Dacia is one of those brands that show that things can be done differently. While the entire car world premiums that it is a delight, the Romanians pride themselves on an excellent ratio between price and quality. And they manage to maintain that ratio regardless of the powertrain, because in addition to the ever-popular Sandero with combustion engine, the electric Spring also boasts a remarkably acceptable price tag. So guess what happens when Dacia shows up with a hybrid for the first time…
However, that hybrid comes in a recognizable jacket, because in front of us is the now well-known – and secretly loved – Jogger. It combines the recently renewed snout of the Sandero Stepway with a body that is almost half a meter longer, without making the overall picture seem uncomfortable. Admittedly, the fact that the windows of the rear doors are just that little bit higher than the front ones must be attributed to its rugged character, but that is made up for by the handsome vertical taillights that are not at all copied from Volvo.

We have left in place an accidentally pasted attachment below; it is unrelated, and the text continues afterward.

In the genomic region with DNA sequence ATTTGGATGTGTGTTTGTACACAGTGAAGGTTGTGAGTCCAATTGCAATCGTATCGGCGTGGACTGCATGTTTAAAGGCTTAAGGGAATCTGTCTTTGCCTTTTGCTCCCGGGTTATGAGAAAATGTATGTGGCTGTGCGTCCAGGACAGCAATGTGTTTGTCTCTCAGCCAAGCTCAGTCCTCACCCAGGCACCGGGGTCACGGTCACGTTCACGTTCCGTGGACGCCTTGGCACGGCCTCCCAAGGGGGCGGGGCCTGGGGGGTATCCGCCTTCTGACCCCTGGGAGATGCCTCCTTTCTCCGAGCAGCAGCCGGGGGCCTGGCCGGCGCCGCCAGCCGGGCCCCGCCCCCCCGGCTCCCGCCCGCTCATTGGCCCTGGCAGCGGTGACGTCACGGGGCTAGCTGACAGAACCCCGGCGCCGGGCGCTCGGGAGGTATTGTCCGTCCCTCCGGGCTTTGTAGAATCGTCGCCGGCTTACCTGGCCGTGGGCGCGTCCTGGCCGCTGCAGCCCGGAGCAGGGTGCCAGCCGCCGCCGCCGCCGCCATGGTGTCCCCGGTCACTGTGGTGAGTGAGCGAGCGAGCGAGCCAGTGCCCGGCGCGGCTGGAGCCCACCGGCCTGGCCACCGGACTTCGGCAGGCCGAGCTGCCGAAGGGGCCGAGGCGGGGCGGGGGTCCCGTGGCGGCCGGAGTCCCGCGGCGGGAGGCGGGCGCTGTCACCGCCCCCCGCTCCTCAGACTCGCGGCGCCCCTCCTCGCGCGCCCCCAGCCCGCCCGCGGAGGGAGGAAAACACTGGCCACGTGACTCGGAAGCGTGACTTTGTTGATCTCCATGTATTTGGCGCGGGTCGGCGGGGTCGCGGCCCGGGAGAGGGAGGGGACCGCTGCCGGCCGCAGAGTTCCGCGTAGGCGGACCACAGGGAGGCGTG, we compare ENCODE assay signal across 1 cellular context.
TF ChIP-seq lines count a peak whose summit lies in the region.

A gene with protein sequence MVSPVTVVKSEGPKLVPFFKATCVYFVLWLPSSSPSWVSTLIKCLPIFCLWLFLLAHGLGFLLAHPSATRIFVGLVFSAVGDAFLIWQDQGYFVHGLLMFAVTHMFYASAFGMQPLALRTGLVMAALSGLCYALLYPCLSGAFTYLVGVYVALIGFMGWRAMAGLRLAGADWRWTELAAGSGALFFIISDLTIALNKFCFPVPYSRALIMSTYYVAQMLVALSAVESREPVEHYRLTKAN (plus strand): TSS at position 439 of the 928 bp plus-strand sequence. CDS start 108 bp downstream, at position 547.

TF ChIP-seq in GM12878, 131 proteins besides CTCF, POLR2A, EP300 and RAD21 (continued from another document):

Inside it’s all about Sandero, but that doesn’t have to be a problem. The dashboard looks nice and modern with its 8-inch touch screen, while the more traditional customer can still operate the climate control by means of large, easy rotary knobs. Only when you start to feel, do you start to feel what Dacia has saved on: the use of materials. The plastic on top of the dashboard is even so cheap that it reflects the sunlight blindingly on the inside of the windscreen… However, that is almost the only thing you can see in the budget image, because otherwise you will be particularly impressed in this Hybrid 140- version pampered by a 7-inch digital driver display from the racks of mother hen Renault.